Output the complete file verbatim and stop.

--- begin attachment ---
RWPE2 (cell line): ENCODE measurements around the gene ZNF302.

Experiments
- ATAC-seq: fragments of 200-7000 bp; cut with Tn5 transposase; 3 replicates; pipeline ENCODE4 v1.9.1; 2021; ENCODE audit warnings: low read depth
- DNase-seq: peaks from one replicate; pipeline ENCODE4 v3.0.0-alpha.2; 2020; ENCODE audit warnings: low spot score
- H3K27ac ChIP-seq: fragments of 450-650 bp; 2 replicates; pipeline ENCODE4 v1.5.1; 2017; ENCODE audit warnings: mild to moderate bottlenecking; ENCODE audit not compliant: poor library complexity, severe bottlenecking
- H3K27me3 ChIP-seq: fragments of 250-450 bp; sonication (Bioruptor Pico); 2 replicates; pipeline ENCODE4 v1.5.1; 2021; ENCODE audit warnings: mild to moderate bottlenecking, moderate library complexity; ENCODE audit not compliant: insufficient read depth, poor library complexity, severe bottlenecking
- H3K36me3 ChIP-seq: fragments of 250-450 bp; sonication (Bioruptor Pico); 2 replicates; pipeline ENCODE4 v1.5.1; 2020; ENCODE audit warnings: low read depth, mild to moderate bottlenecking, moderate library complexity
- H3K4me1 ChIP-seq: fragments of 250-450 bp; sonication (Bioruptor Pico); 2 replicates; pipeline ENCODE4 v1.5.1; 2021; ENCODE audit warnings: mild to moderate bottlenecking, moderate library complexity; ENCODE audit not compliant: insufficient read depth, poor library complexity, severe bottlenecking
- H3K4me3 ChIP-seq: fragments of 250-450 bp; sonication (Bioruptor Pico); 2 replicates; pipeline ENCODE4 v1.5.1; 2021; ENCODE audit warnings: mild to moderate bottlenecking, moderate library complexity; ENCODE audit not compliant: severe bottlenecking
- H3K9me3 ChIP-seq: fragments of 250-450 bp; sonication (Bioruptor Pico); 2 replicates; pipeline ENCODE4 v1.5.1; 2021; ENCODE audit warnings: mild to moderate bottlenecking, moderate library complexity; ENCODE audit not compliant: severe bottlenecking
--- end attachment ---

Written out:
RWPE2 (cell line): ENCODE measurements around the gene ZNF302.

Experiments
- ATAC-seq: fragments of 200-7000 bp; cut with Tn5 transposase; 3 replicates; pipeline ENCODE4 v1.9.1; 2021; ENCODE audit warnings: low read depth
- DNase-seq: peaks from one replicate; pipeline ENCODE4 v3.0.0-alpha.2; 2020; ENCODE audit warnings: low spot score
- H3K27ac ChIP-seq: fragments of 450-650 bp; 2 replicates; pipeline ENCODE4 v1.5.1; 2017; ENCODE audit warnings: mild to moderate bottlenecking; ENCODE audit not compliant: poor library complexity, severe bottlenecking
- H3K27me3 ChIP-seq: fragments of 250-450 bp; sonication (Bioruptor Pico); 2 replicates; pipeline ENCODE4 v1.5.1; 2021; ENCODE audit warnings: mild to moderate bottlenecking, moderate library complexity; ENCODE audit not compliant: insufficient read depth, poor library complexity, severe bottlenecking
- H3K36me3 ChIP-seq: fragments of 250-450 bp; sonication (Bioruptor Pico); 2 replicates; pipeline ENCODE4 v1.5.1; 2020; ENCODE audit warnings: low read depth, mild to moderate bottlenecking, moderate library complexity
- H3K4me1 ChIP-seq: fragments of 250-450 bp; sonication (Bioruptor Pico); 2 replicates; pipeline ENCODE4 v1.5.1; 2021; ENCODE audit warnings: mild to moderate bottlenecking, moderate library complexity; ENCODE audit not compliant: insufficient read depth, poor library complexity, severe bottlenecking
- H3K4me3 ChIP-seq: fragments of 250-450 bp; sonication (Bioruptor Pico); 2 replicates; pipeline ENCODE4 v1.5.1; 2021; ENCODE audit warnings: mild to moderate bottlenecking, moderate library complexity; ENCODE audit not compliant: severe bottlenecking
- H3K9me3 ChIP-seq: fragments of 250-450 bp; sonication (Bioruptor Pico); 2 replicates; pipeline ENCODE4 v1.5.1; 2021; ENCODE audit warnings: mild to moderate bottlenecking, moderate library complexity; ENCODE audit not compliant: severe bottlenecking